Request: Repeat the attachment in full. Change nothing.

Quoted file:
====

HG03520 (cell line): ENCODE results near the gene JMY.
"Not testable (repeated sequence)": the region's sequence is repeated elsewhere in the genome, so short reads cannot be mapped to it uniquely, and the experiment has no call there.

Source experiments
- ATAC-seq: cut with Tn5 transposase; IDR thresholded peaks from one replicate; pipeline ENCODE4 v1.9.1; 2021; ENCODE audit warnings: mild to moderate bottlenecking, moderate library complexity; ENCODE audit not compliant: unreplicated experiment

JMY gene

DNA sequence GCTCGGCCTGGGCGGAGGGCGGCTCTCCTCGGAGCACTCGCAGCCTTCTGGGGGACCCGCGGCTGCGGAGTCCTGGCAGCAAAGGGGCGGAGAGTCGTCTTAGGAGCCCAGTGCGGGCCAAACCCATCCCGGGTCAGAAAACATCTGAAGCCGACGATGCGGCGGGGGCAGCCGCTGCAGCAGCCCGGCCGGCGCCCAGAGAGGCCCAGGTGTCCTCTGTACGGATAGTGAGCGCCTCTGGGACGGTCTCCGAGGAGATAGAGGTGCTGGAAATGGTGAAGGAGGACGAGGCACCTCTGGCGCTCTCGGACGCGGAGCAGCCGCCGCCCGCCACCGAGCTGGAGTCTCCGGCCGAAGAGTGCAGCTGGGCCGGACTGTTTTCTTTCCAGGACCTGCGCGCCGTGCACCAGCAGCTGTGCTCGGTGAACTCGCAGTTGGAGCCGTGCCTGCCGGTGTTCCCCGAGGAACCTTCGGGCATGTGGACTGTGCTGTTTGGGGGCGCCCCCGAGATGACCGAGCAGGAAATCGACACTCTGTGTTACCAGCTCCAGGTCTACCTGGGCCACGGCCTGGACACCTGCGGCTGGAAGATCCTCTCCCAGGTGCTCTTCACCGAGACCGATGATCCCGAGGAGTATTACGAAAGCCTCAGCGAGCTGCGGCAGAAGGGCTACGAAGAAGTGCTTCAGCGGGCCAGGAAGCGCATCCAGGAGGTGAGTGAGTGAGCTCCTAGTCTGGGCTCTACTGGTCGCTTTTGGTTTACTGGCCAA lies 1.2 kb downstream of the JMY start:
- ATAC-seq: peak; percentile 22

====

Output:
HG03520 (cell line): ENCODE results near the gene JMY.
"Not testable (repeated sequence)": the region's sequence is repeated elsewhere in the genome, so short reads cannot be mapped to it uniquely, and the experiment has no call there.

Source experiments
- ATAC-seq: cut with Tn5 transposase; IDR thresholded peaks from one replicate; pipeline ENCODE4 v1.9.1; 2021; ENCODE audit warnings: mild to moderate bottlenecking, moderate library complexity; ENCODE audit not compliant: unreplicated experiment

JMY gene

DNA sequence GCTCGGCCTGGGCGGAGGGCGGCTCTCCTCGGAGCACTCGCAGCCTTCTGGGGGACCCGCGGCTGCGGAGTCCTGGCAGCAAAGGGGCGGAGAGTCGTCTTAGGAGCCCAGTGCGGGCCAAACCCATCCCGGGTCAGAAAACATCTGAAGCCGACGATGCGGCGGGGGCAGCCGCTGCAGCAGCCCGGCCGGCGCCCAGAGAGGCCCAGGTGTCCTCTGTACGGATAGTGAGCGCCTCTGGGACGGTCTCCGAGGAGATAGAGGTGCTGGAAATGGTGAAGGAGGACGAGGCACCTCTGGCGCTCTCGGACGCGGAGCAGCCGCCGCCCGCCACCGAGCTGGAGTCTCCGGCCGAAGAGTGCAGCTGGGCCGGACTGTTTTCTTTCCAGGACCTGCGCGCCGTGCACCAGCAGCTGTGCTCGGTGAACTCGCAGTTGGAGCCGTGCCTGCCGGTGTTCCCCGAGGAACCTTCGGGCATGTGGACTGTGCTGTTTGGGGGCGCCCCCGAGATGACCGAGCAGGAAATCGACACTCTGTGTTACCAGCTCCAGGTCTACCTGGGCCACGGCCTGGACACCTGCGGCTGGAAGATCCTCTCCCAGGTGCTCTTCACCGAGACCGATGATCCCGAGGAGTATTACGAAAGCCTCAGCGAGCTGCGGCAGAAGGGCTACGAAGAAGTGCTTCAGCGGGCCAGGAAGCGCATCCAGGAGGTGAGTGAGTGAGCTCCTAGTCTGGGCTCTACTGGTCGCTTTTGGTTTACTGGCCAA lies 1.2 kb downstream of the JMY start:
- ATAC-seq: peak; percentile 22